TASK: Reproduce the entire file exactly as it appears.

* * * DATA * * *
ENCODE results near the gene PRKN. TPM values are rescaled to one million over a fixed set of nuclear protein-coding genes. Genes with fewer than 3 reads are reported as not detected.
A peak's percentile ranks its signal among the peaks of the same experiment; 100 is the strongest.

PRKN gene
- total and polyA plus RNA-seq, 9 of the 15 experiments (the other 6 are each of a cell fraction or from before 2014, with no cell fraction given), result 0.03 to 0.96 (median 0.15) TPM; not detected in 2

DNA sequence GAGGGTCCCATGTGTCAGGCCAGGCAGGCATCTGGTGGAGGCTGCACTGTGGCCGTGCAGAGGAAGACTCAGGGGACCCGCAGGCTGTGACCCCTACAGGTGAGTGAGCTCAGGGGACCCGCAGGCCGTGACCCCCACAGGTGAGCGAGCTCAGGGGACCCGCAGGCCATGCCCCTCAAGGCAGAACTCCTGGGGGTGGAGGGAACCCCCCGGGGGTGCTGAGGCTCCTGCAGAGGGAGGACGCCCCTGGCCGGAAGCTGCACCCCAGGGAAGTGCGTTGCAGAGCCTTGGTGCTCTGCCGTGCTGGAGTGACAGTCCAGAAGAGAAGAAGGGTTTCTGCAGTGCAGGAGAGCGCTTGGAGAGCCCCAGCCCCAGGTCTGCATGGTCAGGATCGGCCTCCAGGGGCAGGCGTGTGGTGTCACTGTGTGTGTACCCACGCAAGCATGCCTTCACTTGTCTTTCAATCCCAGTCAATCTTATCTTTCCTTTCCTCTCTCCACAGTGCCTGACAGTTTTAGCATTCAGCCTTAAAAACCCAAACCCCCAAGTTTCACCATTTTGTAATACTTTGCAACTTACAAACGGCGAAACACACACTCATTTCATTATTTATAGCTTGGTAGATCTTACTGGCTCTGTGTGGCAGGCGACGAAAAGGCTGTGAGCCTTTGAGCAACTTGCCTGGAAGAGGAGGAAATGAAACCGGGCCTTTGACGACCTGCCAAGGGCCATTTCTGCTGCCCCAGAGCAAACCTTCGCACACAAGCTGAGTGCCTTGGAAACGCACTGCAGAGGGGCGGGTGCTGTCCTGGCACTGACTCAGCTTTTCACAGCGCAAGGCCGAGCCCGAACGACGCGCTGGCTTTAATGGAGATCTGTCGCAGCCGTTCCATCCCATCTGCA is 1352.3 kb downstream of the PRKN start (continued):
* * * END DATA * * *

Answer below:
ENCODE results near the gene PRKN. TPM values are rescaled to one million over a fixed set of nuclear protein-coding genes. Genes with fewer than 3 reads are reported as not detected.
A peak's percentile ranks its signal among the peaks of the same experiment; 100 is the strongest.

PRKN gene
- total and polyA plus RNA-seq, 9 of the 15 experiments (the other 6 are each of a cell fraction or from before 2014, with no cell fraction given), result 0.03 to 0.96 (median 0.15) TPM; not detected in 2

DNA sequence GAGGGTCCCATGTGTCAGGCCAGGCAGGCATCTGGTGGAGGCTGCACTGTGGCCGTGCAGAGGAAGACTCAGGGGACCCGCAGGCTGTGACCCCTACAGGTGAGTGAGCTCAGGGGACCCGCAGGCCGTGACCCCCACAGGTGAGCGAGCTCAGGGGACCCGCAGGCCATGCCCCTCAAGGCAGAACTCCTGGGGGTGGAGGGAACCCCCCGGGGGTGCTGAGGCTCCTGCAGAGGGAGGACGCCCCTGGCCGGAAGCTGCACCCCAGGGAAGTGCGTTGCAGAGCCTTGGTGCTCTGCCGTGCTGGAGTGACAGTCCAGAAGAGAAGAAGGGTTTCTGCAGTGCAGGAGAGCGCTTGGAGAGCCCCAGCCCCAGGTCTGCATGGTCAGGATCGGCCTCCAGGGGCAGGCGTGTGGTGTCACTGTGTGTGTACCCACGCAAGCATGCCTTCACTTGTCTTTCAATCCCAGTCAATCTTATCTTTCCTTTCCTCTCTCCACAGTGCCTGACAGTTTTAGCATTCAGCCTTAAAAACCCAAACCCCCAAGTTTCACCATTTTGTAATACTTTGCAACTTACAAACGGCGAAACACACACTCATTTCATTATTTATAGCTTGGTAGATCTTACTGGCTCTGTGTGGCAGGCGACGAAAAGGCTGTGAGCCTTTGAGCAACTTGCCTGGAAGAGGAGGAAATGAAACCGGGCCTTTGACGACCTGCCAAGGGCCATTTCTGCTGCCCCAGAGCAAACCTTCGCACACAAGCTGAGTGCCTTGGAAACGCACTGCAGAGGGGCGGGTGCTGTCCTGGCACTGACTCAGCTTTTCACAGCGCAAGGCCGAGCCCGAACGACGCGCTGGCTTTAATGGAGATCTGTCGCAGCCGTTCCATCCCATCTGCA is 1352.3 kb downstream of the PRKN start (continued):